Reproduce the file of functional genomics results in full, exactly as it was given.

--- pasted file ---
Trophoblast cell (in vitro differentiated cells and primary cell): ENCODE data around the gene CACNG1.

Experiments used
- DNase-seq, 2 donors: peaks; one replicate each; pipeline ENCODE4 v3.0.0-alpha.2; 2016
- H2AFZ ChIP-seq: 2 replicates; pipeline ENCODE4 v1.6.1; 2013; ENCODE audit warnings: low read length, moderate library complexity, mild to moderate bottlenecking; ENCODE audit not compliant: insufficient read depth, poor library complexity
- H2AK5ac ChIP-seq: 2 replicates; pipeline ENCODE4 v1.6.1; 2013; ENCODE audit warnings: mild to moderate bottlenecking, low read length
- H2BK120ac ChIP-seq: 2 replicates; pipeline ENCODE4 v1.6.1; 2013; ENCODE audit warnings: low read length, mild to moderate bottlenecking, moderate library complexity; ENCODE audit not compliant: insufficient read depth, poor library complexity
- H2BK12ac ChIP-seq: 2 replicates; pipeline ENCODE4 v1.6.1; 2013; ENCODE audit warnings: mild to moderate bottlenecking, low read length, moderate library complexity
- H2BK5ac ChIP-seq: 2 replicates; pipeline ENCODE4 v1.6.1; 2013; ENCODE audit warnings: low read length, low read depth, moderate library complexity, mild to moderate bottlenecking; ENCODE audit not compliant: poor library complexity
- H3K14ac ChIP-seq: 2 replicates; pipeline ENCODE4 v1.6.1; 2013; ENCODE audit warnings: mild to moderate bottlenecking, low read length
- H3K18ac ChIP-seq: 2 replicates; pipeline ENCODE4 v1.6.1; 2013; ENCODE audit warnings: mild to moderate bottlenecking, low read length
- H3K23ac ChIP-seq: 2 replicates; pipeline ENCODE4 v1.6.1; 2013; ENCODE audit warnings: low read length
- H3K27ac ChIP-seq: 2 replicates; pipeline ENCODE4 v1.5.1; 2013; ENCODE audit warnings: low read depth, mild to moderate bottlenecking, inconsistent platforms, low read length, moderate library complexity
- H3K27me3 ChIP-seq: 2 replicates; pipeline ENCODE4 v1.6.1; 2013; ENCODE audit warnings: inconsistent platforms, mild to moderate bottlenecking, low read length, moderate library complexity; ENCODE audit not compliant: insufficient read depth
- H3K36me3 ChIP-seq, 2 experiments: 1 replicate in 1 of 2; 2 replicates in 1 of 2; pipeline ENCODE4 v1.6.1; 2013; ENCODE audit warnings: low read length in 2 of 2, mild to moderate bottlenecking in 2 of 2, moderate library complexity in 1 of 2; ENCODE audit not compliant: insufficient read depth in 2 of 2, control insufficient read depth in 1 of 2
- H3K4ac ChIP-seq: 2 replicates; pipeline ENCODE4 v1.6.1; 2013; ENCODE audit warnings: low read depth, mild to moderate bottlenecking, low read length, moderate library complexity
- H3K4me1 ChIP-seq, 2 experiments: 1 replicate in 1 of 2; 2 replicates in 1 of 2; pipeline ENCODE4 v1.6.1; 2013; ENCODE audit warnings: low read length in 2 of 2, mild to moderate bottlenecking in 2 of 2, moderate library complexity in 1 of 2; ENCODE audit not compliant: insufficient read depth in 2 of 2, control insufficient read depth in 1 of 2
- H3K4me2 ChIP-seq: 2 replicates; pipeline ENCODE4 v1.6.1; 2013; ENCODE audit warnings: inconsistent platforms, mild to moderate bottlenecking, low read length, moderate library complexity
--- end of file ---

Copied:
Trophoblast cell (in vitro differentiated cells and primary cell): ENCODE data around the gene CACNG1.

Experiments used
- DNase-seq, 2 donors: peaks; one replicate each; pipeline ENCODE4 v3.0.0-alpha.2; 2016
- H2AFZ ChIP-seq: 2 replicates; pipeline ENCODE4 v1.6.1; 2013; ENCODE audit warnings: low read length, moderate library complexity, mild to moderate bottlenecking; ENCODE audit not compliant: insufficient read depth, poor library complexity
- H2AK5ac ChIP-seq: 2 replicates; pipeline ENCODE4 v1.6.1; 2013; ENCODE audit warnings: mild to moderate bottlenecking, low read length
- H2BK120ac ChIP-seq: 2 replicates; pipeline ENCODE4 v1.6.1; 2013; ENCODE audit warnings: low read length, mild to moderate bottlenecking, moderate library complexity; ENCODE audit not compliant: insufficient read depth, poor library complexity
- H2BK12ac ChIP-seq: 2 replicates; pipeline ENCODE4 v1.6.1; 2013; ENCODE audit warnings: mild to moderate bottlenecking, low read length, moderate library complexity
- H2BK5ac ChIP-seq: 2 replicates; pipeline ENCODE4 v1.6.1; 2013; ENCODE audit warnings: low read length, low read depth, moderate library complexity, mild to moderate bottlenecking; ENCODE audit not compliant: poor library complexity
- H3K14ac ChIP-seq: 2 replicates; pipeline ENCODE4 v1.6.1; 2013; ENCODE audit warnings: mild to moderate bottlenecking, low read length
- H3K18ac ChIP-seq: 2 replicates; pipeline ENCODE4 v1.6.1; 2013; ENCODE audit warnings: mild to moderate bottlenecking, low read length
- H3K23ac ChIP-seq: 2 replicates; pipeline ENCODE4 v1.6.1; 2013; ENCODE audit warnings: low read length
- H3K27ac ChIP-seq: 2 replicates; pipeline ENCODE4 v1.5.1; 2013; ENCODE audit warnings: low read depth, mild to moderate bottlenecking, inconsistent platforms, low read length, moderate library complexity
- H3K27me3 ChIP-seq: 2 replicates; pipeline ENCODE4 v1.6.1; 2013; ENCODE audit warnings: inconsistent platforms, mild to moderate bottlenecking, low read length, moderate library complexity; ENCODE audit not compliant: insufficient read depth
- H3K36me3 ChIP-seq, 2 experiments: 1 replicate in 1 of 2; 2 replicates in 1 of 2; pipeline ENCODE4 v1.6.1; 2013; ENCODE audit warnings: low read length in 2 of 2, mild to moderate bottlenecking in 2 of 2, moderate library complexity in 1 of 2; ENCODE audit not compliant: insufficient read depth in 2 of 2, control insufficient read depth in 1 of 2
- H3K4ac ChIP-seq: 2 replicates; pipeline ENCODE4 v1.6.1; 2013; ENCODE audit warnings: low read depth, mild to moderate bottlenecking, low read length, moderate library complexity
- H3K4me1 ChIP-seq, 2 experiments: 1 replicate in 1 of 2; 2 replicates in 1 of 2; pipeline ENCODE4 v1.6.1; 2013; ENCODE audit warnings: low read length in 2 of 2, mild to moderate bottlenecking in 2 of 2, moderate library complexity in 1 of 2; ENCODE audit not compliant: insufficient read depth in 2 of 2, control insufficient read depth in 1 of 2
- H3K4me2 ChIP-seq: 2 replicates; pipeline ENCODE4 v1.6.1; 2013; ENCODE audit warnings: inconsistent platforms, mild to moderate bottlenecking, low read length, moderate library complexity